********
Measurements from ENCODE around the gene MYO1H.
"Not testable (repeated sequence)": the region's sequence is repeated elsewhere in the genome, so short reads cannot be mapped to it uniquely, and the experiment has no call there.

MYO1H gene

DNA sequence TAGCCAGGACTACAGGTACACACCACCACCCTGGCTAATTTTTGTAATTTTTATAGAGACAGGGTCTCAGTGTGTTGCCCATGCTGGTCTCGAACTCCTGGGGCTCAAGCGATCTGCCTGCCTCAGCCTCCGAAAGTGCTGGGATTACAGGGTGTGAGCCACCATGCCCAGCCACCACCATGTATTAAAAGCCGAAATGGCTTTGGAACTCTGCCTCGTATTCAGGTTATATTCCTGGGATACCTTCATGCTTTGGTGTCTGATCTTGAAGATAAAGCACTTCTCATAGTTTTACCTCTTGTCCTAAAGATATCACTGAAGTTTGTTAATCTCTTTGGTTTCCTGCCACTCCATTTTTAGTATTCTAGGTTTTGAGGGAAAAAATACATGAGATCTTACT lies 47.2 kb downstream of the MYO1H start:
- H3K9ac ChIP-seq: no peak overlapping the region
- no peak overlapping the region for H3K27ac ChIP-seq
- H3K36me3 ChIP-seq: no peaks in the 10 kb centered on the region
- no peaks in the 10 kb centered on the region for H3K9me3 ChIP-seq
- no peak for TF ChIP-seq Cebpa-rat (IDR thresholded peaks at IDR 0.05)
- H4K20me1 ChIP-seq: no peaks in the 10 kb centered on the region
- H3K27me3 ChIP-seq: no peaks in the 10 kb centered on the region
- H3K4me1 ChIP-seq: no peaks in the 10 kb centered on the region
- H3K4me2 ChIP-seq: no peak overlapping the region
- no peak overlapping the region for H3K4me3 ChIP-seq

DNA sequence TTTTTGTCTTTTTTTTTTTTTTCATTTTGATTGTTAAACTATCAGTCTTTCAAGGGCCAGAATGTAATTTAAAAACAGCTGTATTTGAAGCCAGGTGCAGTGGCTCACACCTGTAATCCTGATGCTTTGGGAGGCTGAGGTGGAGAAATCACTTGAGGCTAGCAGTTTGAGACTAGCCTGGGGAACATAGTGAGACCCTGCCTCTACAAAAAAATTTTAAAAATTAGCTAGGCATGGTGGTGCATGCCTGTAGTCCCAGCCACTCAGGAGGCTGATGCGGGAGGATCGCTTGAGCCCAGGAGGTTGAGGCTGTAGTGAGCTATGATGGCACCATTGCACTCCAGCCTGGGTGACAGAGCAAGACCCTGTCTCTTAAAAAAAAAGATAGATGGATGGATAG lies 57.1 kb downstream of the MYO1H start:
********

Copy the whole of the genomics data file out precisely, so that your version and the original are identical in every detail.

Measurements from ENCODE around the gene MYO1H.
"Not testable (repeated sequence)": the region's sequence is repeated elsewhere in the genome, so short reads cannot be mapped to it uniquely, and the experiment has no call there.

MYO1H gene

DNA sequence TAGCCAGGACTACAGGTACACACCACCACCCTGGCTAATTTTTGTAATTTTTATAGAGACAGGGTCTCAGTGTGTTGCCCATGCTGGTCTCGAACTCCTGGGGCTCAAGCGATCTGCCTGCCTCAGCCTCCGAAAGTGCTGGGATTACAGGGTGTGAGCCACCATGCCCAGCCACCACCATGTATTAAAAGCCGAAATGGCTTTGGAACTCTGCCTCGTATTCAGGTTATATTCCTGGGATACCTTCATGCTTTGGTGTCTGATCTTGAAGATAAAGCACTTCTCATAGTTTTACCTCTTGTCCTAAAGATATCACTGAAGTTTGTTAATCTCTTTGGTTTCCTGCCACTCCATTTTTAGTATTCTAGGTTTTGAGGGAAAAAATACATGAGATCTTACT lies 47.2 kb downstream of the MYO1H start:
- H3K9ac ChIP-seq: no peak overlapping the region
- no peak overlapping the region for H3K27ac ChIP-seq
- H3K36me3 ChIP-seq: no peaks in the 10 kb centered on the region
- no peaks in the 10 kb centered on the region for H3K9me3 ChIP-seq
- no peak for TF ChIP-seq Cebpa-rat (IDR thresholded peaks at IDR 0.05)
- H4K20me1 ChIP-seq: no peaks in the 10 kb centered on the region
- H3K27me3 ChIP-seq: no peaks in the 10 kb centered on the region
- H3K4me1 ChIP-seq: no peaks in the 10 kb centered on the region
- H3K4me2 ChIP-seq: no peak overlapping the region
- no peak overlapping the region for H3K4me3 ChIP-seq

DNA sequence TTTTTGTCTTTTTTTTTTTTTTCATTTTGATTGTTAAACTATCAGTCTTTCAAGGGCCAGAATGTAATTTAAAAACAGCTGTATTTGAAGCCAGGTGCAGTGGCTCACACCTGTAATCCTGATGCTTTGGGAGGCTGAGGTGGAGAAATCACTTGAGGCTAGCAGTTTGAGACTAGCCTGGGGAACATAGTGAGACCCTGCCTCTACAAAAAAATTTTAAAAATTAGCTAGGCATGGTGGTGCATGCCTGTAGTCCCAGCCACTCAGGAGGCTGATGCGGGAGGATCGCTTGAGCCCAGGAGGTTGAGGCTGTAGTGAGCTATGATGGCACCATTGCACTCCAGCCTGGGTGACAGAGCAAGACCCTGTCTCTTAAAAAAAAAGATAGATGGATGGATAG lies 57.1 kb downstream of the MYO1H start: